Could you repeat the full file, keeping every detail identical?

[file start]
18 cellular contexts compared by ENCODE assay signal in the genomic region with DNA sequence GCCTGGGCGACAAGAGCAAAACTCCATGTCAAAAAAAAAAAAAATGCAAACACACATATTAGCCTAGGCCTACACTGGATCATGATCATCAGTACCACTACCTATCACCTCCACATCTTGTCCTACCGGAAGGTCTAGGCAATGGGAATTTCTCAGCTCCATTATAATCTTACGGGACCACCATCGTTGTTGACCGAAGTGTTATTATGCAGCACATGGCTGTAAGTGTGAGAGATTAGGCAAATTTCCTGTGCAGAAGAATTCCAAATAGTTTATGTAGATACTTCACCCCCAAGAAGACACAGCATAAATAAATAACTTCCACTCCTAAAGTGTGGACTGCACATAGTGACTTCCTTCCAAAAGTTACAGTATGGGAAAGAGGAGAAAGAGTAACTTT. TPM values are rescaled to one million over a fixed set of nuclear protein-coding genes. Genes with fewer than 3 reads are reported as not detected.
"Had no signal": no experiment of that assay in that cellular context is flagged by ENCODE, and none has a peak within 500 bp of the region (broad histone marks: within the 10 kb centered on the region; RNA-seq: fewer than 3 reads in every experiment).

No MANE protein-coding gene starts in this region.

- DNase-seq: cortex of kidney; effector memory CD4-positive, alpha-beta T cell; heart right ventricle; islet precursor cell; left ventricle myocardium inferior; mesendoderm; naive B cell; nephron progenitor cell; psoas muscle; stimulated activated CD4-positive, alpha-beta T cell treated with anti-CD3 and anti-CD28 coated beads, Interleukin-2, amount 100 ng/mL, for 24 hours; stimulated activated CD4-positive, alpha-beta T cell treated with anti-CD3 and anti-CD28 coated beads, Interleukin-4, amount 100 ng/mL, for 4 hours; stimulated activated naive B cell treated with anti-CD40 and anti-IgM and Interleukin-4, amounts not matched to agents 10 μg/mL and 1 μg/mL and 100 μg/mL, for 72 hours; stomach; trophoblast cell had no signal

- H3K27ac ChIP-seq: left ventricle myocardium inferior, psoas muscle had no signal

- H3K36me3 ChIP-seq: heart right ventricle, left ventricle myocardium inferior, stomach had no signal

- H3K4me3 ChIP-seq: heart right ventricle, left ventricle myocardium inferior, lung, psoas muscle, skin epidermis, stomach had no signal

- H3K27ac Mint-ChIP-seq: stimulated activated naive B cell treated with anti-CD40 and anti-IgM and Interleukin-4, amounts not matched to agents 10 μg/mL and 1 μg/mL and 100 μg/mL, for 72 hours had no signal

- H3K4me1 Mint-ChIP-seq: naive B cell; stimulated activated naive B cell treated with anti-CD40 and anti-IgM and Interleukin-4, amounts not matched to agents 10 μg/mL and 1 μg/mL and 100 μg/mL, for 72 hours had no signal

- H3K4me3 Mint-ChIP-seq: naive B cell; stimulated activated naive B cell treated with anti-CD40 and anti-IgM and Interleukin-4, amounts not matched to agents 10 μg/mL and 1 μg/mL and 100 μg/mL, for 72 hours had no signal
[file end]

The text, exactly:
18 cellular contexts compared by ENCODE assay signal in the genomic region with DNA sequence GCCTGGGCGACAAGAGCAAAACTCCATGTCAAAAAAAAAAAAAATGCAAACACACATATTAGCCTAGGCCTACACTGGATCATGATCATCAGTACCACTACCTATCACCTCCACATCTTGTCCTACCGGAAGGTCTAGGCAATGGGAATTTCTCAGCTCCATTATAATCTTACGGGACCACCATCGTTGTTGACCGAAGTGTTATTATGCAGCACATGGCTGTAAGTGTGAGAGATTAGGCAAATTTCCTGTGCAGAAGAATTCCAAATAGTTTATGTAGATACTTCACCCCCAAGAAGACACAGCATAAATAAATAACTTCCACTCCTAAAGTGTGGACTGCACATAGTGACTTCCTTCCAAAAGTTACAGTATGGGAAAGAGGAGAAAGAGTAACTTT. TPM values are rescaled to one million over a fixed set of nuclear protein-coding genes. Genes with fewer than 3 reads are reported as not detected.
"Had no signal": no experiment of that assay in that cellular context is flagged by ENCODE, and none has a peak within 500 bp of the region (broad histone marks: within the 10 kb centered on the region; RNA-seq: fewer than 3 reads in every experiment).

No MANE protein-coding gene starts in this region.

- DNase-seq: cortex of kidney; effector memory CD4-positive, alpha-beta T cell; heart right ventricle; islet precursor cell; left ventricle myocardium inferior; mesendoderm; naive B cell; nephron progenitor cell; psoas muscle; stimulated activated CD4-positive, alpha-beta T cell treated with anti-CD3 and anti-CD28 coated beads, Interleukin-2, amount 100 ng/mL, for 24 hours; stimulated activated CD4-positive, alpha-beta T cell treated with anti-CD3 and anti-CD28 coated beads, Interleukin-4, amount 100 ng/mL, for 4 hours; stimulated activated naive B cell treated with anti-CD40 and anti-IgM and Interleukin-4, amounts not matched to agents 10 μg/mL and 1 μg/mL and 100 μg/mL, for 72 hours; stomach; trophoblast cell had no signal

- H3K27ac ChIP-seq: left ventricle myocardium inferior, psoas muscle had no signal

- H3K36me3 ChIP-seq: heart right ventricle, left ventricle myocardium inferior, stomach had no signal

- H3K4me3 ChIP-seq: heart right ventricle, left ventricle myocardium inferior, lung, psoas muscle, skin epidermis, stomach had no signal

- H3K27ac Mint-ChIP-seq: stimulated activated naive B cell treated with anti-CD40 and anti-IgM and Interleukin-4, amounts not matched to agents 10 μg/mL and 1 μg/mL and 100 μg/mL, for 72 hours had no signal

- H3K4me1 Mint-ChIP-seq: naive B cell; stimulated activated naive B cell treated with anti-CD40 and anti-IgM and Interleukin-4, amounts not matched to agents 10 μg/mL and 1 μg/mL and 100 μg/mL, for 72 hours had no signal

- H3K4me3 Mint-ChIP-seq: naive B cell; stimulated activated naive B cell treated with anti-CD40 and anti-IgM and Interleukin-4, amounts not matched to agents 10 μg/mL and 1 μg/mL and 100 μg/mL, for 72 hours had no signal